• Infections – viruses, sinus infection
    • Tobacco smoke
    • Strong emotions – laughing or crying
    • Heartburn
    • Exercise
    • Air pollution
    • Perfumes, spray-on deodorants
    • Food allergies
    • Aspirin, or ibuprofen (Advil, Motrin, Nuprin)
    • Sulfite (food preservative in red wine, beer, salad bars, dehydrated soups and other foods)
    • Pregnancy and the menstrual cycle in some women

     

     

    How is Asthma Diagnosed?


    To establish a diagnosis of asthma the health care professionals at the Respiratory Specialist will perform the following:

    A complete medical history

      • Review what symptoms the person is having, and establish if the symptoms agree with the diagnosis of asthma or another medical condition
      • Review past medical problems and family history 
      • Review environmental factors (allergies, smoking, irritant exposure)
      • Review what triggers make asthma symptoms worse

     

    A complete physical exam

      • Check for signs of breathing difficulties
      • Check and listen for abnormal breathing sounds
      • Check for signs of seasonal allergies and nasal polyps
      • Check for skin rashes or hives

     

    Breathing Tests - Two types:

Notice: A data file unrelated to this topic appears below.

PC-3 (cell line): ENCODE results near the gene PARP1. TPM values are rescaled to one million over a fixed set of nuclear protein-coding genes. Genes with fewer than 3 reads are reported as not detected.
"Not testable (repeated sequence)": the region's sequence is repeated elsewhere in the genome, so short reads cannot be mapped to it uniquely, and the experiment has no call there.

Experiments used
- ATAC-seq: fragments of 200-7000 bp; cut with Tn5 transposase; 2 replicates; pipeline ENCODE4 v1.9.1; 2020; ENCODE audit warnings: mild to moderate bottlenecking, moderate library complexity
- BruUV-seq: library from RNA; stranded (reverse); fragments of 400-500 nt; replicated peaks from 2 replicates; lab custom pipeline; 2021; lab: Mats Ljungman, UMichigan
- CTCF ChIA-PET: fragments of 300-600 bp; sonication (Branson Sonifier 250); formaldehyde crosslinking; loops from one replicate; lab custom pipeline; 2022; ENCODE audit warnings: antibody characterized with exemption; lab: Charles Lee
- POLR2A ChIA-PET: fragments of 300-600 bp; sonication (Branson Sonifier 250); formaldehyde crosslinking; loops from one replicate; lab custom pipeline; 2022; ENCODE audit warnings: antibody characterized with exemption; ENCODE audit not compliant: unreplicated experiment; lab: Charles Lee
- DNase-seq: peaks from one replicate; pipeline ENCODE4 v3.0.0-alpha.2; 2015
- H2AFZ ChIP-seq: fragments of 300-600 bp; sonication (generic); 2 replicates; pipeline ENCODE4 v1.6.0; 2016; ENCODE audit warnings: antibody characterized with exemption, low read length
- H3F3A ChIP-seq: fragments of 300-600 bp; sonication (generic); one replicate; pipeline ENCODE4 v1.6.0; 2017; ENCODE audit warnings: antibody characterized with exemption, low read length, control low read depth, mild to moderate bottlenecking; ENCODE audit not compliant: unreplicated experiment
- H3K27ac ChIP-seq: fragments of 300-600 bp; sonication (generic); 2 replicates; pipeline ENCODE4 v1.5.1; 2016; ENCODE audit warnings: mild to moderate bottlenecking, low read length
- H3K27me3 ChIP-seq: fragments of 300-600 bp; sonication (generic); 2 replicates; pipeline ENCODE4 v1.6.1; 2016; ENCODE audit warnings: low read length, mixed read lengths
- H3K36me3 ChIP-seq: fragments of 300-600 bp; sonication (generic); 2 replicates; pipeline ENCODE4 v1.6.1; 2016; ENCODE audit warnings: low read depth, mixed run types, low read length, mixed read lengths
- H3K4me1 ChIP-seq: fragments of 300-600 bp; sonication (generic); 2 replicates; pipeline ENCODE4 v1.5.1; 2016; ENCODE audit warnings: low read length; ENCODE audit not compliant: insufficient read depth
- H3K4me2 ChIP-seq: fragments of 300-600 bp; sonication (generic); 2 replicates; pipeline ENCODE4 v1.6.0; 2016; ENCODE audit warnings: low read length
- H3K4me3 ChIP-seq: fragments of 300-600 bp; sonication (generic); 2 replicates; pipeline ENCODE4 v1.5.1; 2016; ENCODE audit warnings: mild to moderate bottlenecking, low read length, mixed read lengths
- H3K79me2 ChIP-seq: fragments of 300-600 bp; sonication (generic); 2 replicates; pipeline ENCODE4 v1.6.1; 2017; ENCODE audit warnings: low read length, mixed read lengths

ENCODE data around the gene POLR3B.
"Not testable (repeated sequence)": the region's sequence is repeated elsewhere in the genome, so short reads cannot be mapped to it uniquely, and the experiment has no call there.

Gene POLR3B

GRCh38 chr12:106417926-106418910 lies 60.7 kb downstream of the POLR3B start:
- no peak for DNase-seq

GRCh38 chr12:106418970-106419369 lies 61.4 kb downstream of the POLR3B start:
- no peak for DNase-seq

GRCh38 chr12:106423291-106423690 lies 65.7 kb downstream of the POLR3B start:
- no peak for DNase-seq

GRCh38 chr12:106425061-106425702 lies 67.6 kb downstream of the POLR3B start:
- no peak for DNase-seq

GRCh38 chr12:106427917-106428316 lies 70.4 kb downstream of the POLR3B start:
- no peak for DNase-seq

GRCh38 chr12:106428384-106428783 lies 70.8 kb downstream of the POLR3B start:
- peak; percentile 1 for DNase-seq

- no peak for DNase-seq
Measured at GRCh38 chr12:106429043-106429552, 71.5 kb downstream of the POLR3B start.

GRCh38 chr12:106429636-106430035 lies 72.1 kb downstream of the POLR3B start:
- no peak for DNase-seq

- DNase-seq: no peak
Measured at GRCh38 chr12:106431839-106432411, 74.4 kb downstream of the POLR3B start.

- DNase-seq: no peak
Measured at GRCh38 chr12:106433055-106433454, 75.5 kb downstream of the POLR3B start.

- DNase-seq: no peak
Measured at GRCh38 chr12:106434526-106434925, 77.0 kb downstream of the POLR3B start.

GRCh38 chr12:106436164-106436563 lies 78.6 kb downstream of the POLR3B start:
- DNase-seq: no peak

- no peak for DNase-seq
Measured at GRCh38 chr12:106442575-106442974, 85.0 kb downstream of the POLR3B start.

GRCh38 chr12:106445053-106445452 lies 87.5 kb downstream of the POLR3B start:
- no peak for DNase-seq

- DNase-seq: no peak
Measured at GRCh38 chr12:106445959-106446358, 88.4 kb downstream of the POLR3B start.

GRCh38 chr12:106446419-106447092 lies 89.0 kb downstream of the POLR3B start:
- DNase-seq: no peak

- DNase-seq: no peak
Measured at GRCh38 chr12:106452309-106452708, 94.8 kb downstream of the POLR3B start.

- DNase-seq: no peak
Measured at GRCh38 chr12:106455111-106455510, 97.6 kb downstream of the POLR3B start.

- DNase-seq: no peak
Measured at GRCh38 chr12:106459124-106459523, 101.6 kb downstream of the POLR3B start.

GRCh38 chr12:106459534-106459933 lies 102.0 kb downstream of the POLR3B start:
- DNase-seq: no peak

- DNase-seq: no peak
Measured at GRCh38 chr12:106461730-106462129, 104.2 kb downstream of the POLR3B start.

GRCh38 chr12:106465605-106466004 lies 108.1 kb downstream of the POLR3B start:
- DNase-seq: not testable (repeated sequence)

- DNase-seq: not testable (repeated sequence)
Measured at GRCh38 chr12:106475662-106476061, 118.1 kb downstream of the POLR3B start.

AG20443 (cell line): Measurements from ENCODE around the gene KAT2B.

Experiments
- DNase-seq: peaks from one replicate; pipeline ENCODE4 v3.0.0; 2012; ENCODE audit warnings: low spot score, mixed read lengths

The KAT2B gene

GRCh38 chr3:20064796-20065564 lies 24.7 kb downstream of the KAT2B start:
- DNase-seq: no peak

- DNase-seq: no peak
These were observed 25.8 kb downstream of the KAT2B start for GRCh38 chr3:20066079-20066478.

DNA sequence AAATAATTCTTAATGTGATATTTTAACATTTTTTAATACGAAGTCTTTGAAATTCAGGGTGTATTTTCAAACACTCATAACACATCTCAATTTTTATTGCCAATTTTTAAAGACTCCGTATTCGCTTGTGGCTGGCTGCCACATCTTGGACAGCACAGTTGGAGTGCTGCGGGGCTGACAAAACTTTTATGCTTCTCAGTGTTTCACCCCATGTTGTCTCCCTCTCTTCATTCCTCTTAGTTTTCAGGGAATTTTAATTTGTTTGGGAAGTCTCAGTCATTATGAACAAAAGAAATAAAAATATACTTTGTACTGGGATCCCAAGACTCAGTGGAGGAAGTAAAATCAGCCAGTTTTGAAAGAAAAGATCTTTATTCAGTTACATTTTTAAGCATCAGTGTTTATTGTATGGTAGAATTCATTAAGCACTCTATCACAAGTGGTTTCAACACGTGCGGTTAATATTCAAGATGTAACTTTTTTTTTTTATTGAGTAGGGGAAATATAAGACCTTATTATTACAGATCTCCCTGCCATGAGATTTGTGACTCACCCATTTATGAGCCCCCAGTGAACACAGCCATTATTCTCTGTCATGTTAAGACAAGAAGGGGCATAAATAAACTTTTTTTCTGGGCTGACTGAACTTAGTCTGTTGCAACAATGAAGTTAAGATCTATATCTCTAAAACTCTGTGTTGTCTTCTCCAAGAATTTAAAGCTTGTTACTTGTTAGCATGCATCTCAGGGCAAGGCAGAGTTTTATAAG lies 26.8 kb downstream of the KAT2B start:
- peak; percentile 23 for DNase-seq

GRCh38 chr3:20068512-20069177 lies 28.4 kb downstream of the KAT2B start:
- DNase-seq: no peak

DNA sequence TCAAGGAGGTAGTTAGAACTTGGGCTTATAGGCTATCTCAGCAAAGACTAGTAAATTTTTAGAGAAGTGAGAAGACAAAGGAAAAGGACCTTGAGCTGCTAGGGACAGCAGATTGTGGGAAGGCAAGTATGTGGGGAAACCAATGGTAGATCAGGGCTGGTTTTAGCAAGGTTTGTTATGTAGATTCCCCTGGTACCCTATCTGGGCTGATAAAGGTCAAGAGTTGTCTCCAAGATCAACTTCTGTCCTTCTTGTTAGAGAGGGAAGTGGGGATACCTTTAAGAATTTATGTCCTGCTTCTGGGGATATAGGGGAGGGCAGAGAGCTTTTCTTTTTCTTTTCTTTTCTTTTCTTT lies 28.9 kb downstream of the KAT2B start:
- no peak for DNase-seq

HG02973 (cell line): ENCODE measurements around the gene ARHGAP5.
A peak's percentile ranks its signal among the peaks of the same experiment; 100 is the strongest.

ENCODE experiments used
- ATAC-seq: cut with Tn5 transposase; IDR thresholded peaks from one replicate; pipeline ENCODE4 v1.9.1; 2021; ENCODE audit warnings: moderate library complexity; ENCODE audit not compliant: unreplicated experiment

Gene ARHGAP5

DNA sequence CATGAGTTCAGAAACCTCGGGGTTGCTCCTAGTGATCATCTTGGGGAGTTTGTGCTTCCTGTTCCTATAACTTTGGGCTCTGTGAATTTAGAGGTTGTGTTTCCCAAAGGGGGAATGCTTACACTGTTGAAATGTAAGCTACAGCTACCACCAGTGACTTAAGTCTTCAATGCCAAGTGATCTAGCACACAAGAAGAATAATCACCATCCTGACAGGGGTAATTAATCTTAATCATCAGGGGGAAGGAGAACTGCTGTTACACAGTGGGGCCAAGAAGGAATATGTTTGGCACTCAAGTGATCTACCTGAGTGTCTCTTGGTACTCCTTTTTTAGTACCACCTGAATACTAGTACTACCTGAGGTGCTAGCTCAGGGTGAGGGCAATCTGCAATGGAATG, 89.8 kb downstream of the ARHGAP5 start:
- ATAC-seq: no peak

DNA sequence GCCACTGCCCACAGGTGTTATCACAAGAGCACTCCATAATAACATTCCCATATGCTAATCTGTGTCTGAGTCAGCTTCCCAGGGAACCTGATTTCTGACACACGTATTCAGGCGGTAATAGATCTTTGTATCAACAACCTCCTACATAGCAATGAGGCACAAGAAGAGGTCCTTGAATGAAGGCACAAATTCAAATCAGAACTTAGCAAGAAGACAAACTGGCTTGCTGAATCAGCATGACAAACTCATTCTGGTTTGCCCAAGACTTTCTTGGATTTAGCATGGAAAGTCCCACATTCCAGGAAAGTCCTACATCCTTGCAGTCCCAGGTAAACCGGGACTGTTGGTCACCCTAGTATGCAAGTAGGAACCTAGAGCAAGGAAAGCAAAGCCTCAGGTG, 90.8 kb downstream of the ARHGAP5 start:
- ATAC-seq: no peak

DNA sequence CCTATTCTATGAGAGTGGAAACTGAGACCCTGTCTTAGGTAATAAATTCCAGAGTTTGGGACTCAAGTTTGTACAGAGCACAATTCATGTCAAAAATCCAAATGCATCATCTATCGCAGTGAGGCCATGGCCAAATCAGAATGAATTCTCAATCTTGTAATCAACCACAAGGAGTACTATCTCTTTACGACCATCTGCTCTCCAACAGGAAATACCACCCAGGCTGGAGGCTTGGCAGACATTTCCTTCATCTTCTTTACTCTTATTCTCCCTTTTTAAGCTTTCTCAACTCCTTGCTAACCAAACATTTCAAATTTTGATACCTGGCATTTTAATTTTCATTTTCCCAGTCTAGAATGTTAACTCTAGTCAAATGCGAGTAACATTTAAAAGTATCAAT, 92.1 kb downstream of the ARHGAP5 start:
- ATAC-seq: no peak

1. Lung function testing: determines how easily air can move in and out of the lungs.

        • Spirometry / Pulmonary Function Testing  - checks for airway obstruction or “blocked airways”. This is a screening test. During testing a medication will be given to open your airway, this is called a bronchodilator. If the airways “open up” or lung function improves, then you likely have asthma

     

    2. Breathing challenge test: uses exercise or irritant exposure to check for airway obstruction. The best test for asthma

        • Methacholine challenge – Methacholine causes airways to mildly tighten. If you react to Methacholine, this increases the chance you have asthma.  If you do not react, that makes asthma less likely because this medication is similar to known asthma triggers
        • Exercise testing – physical activity can trigger asthma symptoms. Also this will allow the health care provider to check for other problems other than asthma (i.e. heart problems, physical deconditioning)

     

    3.  Allergy skin testing should be considered to evaluate asthma triggers

    4.  Additional testing

      • Blood work is sometimes needed to evaluate for inflammation, allergies, cystic fibrosis, and alpha 1 – antitrypsin.
      • Chest X-rays and CT scan of lungs may also be needed in some cases to evaluate the design or structure of the lungs, other lung conditions, or the possibility of infections

       

       

      How Severe is My Asthma?

      Once asthma has been officially diagnosed it is placed into categories based on how severe the asthma symptoms have become (severity), and of the degree asthma symptoms are minimized by therapy (control).

       

      Classifying Asthma Severity

      1. Intermittent – daytime symptoms occur 2 times per week or less, and nighttime symptoms occur 2 nights per month or less
      2. Mild Persistent – symptoms occur three times per week, but not daily. Nighttime symptoms occur 3-4 nights per month
      3. Moderate Persistent – symptoms occur once a day, and nighttime symptoms occur 2 nights per week
      4. Severe Persistent – symptoms occur throughout the day and night

       

      Levels of Control

      1. Well controlled
      2. Not well controlled
      3. Very Poorly controlled